He finally dropped us off at our car, and we headed for home. The test results were a relief, though I've yet to hear an official word from my physician. The ultrasound lady was confirmation enough that things are simply moving slowly, but in the appropriate direction.

Thursday, August 29, 2019

Thursday Thirteen

Today's post is for women and for the men who love them.

If you're not interested in helping a woman deal with a "female issue," then skip this post.

I'm talking about a condition called endometriosis. I have it and it left me infertile and unable to have children.

It's an incredibly painful condition. So here are some facts about it.

1. Endometriosis is caused when tissue similar to the lining inside the uterus (called “the endometrium”), grows outside the uterus.

2. This growth causes chronic inflammatory reactions that "may" (I don't think there is any "may" about it - it certainly scarred me.) result in scar tissue.  The scar tissue is generally left on the pelvic peritoneum, on the ovaries, in the recto-vaginal septum, on the bladder, and bowel.

3. However, the tissue can travel throughout the body and in some cases it has been found on the diaphragm and in the lungs.

4. This condition affects an estimated 1 in 10 women during their reproductive years (ie. usually between the ages of 15 to 49). That's about 176 million women in the world.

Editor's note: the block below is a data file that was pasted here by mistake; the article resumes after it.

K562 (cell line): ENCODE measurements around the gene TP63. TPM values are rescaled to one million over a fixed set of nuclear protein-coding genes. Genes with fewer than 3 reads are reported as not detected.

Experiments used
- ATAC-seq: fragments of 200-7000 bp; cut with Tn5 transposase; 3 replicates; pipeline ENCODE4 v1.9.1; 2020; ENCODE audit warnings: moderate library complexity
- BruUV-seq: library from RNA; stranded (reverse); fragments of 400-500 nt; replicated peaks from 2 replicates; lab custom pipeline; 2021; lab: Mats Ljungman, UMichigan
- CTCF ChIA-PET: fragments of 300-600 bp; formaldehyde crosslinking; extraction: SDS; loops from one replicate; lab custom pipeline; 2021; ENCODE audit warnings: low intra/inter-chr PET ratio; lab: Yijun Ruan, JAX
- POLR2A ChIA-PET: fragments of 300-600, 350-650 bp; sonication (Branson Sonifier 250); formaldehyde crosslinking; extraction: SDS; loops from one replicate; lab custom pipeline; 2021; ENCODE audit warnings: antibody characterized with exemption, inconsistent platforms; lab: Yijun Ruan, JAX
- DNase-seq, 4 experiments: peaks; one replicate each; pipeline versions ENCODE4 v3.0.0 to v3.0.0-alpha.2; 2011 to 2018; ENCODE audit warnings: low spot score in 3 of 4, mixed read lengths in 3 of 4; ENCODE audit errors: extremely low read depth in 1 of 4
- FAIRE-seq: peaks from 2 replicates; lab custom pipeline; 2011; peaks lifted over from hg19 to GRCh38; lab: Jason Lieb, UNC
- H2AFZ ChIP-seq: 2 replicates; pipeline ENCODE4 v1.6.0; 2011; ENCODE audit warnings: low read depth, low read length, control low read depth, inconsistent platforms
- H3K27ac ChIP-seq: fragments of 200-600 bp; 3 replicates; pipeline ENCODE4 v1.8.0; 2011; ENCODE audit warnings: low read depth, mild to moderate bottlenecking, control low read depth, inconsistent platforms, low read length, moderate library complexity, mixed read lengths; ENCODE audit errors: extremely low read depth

5. Endometriosis can start as early as a girl’s first period, and the pain may last a lifetime. Menopause may not resolve the symptoms of endometriosis – especially if the woman has scar tissue or adhesions from the disease and/or surgery.

6. Symptoms of endometriosis include painful periods, painful ovulation, pain during or after sexual intercourse, heavy bleeding, chronic pelvic pain, fatigue, and infertility, and can impact on general physical, mental, and social well being.

7. A general lack of awareness by both women and health care providers, due to a “normalisation” of symptoms, results in a significant delay from when a woman first experiences symptoms until she eventually is diagnosed and treated. (In other words, women are still not believed and considered "hysterical" and not troubled with an actual physical illness when they present with symptoms.)

8. There is no known cure for endometriosis. It sometimes can be treated effectively with drugs, but most treatments are not suitable for long-term use because of side-effects.

9. Surgery to remove endometriosis lesions and scar tissue can help, but success rates are dependent on the extent of disease and the surgeon’s skills.

10. Pregnancy may relieve symptoms but is not a cure for the disease. Hysterectomy, with surgical removal of all the disease at the same time, may relieve symptoms, but may not be a “definitive cure” either. Removal of the ovaries at the same time as a hysterectomy is performed increases the chances of pain relief but also results in an immediate menopause.

11. There is no known cause of endometriosis but it is highly likely that certain genes predispose women to develop the disease. Thus, women have a higher risk of developing endometriosis if their mother and/or sister(s) are also affected.